In the quiet of the morning I sat with my eyes closed in our over sized recliner. I allowed myself to go back in my memory vault and give her all of my time. A lady like Nona Smoot deserved all of my time.
I first learned of her passing over breakfast with my husband on Saturday. Given I sat and cried just a moment, I also thought of the reunions she was experiencing. Nona Smoot was singing, clapping, and shouting all over Heaven. This was an absolute truth.
The word matriarch often refers to a woman who is the head of her family. I can’t think of a better word to describe not only the matriarch of a special family, but ultimately one of many incredible women who have enriched my hometown. Nona was an icon, a prayer warrior, and a talented cook.
How talented? All of the barbecue in western Kentucky couldn’t touch hers. She didn’t need a fancy food truck parked on Main Street during Old Fashioned Days in Williamsburg. Her tent on the lawn with a crock pot underneath, that’s where the treasure was. It was out of this world good.
She drove a little white sedan. If you got behind her going anywhere you best be prepared to take your time. Miss Nona was seldom in a hurry. Her eyes were leveled just above the steering wheel, she was a petite lady with a bun of white hair perched atop her head.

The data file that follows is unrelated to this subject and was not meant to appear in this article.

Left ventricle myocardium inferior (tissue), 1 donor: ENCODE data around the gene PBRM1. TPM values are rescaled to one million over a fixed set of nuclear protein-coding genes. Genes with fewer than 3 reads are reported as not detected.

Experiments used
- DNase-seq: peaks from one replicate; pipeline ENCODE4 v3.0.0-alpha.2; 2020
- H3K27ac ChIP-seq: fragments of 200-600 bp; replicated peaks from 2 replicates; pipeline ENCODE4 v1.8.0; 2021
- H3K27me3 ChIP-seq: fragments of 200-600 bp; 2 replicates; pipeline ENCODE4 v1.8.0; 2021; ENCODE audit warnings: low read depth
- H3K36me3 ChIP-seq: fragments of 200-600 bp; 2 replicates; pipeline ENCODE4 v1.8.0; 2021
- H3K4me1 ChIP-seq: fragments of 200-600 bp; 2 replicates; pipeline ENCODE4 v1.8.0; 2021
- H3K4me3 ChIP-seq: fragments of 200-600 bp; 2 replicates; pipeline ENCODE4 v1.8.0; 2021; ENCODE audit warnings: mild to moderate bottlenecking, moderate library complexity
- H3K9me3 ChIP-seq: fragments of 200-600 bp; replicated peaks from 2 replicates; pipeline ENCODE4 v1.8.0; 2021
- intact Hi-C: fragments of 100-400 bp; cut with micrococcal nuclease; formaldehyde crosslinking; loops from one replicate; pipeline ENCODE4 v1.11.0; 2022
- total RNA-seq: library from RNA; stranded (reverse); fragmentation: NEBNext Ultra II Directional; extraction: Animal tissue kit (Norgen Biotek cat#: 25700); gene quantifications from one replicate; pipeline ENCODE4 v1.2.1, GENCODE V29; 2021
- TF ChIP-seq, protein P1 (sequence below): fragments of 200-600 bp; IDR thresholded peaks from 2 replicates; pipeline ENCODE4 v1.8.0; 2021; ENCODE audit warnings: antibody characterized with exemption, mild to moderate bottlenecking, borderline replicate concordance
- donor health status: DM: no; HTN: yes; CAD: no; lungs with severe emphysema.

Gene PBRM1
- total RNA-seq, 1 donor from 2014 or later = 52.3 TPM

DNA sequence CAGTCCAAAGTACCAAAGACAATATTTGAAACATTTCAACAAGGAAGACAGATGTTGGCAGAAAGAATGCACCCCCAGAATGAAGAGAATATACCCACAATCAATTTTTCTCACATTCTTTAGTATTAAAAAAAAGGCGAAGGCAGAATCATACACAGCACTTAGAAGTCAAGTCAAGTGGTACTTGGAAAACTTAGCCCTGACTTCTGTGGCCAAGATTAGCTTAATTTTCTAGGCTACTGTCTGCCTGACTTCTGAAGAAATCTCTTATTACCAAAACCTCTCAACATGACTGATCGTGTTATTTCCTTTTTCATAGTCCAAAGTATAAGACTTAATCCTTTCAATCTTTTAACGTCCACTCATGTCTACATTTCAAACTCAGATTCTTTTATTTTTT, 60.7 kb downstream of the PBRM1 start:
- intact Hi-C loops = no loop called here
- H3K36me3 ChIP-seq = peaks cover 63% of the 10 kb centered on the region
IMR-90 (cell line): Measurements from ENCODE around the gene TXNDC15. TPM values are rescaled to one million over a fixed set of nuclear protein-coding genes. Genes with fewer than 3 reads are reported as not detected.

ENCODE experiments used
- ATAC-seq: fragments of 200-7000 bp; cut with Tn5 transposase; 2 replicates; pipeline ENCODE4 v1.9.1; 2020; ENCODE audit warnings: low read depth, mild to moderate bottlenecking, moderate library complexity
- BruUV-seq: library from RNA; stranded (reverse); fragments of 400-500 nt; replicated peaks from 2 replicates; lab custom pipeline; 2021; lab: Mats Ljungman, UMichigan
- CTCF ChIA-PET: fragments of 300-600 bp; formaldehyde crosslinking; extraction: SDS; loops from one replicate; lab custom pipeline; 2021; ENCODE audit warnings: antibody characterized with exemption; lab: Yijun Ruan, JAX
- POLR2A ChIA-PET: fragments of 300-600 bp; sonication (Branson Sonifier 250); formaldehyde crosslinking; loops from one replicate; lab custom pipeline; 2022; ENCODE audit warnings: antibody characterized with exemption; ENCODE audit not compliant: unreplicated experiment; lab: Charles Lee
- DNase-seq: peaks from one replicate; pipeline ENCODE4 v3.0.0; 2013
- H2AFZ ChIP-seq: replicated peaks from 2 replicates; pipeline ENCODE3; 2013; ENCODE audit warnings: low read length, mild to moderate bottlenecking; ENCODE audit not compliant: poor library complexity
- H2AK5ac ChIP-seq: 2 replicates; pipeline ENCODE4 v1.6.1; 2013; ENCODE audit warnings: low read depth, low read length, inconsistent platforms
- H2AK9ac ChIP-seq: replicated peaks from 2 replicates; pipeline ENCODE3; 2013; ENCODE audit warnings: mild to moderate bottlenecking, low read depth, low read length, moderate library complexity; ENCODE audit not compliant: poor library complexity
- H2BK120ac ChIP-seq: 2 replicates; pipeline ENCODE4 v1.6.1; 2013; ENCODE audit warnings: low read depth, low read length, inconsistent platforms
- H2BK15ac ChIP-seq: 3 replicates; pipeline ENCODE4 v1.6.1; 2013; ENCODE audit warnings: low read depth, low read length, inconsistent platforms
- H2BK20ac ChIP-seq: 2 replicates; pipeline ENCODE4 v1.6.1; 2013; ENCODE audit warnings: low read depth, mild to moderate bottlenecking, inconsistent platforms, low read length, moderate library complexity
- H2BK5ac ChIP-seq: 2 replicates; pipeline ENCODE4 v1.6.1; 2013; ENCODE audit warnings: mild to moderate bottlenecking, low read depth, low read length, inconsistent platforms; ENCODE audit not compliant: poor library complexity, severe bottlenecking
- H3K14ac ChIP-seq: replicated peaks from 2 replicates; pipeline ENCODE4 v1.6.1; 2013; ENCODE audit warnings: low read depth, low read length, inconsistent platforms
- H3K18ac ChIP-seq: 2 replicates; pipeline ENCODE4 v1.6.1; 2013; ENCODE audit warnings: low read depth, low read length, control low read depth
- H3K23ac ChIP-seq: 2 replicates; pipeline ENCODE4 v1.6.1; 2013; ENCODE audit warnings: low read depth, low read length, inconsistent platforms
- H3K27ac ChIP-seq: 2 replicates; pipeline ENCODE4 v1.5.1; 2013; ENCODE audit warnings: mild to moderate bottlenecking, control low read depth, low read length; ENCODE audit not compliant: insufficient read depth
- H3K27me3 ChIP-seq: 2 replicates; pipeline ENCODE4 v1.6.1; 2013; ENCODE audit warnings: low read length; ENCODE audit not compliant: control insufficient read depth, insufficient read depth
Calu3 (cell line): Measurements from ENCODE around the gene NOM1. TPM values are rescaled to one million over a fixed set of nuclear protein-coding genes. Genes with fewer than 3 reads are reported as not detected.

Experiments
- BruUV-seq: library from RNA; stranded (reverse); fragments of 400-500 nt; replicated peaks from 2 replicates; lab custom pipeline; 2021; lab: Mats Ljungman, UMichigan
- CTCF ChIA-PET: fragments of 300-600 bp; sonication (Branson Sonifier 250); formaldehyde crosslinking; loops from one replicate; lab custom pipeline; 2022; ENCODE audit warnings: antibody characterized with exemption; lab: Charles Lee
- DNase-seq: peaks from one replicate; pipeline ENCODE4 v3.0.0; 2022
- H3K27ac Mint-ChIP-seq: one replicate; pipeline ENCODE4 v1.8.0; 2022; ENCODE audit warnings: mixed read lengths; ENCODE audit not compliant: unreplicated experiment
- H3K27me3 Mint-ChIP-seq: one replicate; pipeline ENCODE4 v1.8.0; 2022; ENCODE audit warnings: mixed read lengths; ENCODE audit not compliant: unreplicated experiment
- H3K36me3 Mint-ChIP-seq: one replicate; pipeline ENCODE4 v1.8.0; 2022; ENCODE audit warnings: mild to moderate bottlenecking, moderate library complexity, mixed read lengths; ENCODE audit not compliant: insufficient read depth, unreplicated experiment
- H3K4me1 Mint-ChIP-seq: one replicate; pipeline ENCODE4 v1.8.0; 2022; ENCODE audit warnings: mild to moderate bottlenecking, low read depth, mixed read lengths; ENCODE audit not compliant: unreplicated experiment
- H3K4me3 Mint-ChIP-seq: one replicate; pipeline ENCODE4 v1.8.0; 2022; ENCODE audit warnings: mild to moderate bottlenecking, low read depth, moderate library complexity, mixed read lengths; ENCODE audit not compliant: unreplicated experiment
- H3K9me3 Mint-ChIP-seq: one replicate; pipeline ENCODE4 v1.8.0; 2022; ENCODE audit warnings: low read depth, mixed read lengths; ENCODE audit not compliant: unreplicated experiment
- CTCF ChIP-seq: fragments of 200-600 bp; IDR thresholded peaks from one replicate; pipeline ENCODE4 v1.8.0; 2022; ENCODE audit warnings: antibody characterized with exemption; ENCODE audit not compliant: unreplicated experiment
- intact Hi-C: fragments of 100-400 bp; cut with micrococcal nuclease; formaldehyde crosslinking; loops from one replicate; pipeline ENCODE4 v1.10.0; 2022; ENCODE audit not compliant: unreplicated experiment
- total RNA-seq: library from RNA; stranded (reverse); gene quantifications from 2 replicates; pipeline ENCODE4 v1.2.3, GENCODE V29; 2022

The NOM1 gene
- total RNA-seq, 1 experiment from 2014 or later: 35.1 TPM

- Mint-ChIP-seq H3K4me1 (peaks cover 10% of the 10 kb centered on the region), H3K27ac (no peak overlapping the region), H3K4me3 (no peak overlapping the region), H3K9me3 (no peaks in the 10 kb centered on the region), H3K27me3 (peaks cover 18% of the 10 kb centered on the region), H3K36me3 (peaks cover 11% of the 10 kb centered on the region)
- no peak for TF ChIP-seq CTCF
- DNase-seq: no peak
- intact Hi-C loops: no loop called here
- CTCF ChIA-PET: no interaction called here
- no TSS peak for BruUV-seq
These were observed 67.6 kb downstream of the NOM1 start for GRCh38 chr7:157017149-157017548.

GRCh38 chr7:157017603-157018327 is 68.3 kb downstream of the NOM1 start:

Nona had a unique singing voice. I wrote a column sometime back in tribute to the ladies whom I have always referred to as the 2nd Street singers. Nona was anointed, her voice was sincere and strong. I often sing one of her songs when I wash dishes, “When you see me coming, I got him on mind.” Nona Smoot always had Jesus on her mind. Always.
I can’t recall a time her yard was out of order. Her home was nestled just below the hill beside the laundry mat. She loved to wave. I can see her standing outside even now in a polyester dress with her pocket book in hand.
Some people are so embedded in your memory that you can’t envision life without them. I am a greater person because of people like Nona Smoot. People so prevalent within the walls of time, they don’t age or disappear.
My mind wanders back to a time I stared over the padded royal blue pews of my Pap’s church. As a little girl I would smile with excitement as I watched her walk up the aisle, tambourine in hand. Nona would raise her hands and keep time in the pulpit while she sang. I imagine she’s doing the very same right this very second.
She’s face to face with Jesus, the one she sang about so many times throughout my childhood. Keep time until we get there Nona, keep him on the mainline, there’s lots I can’t wait to tell him.
Erinn Williams is originally from Williamsburg, and now resides in Owensboro, Ky. The daughter of a teacher and a preacher, she hopes to make a difference through her words. She serves as a teacher's assistant in Daviess County, and writes for two newspapers in Western Kentucky. She can be contacted at email@example.com.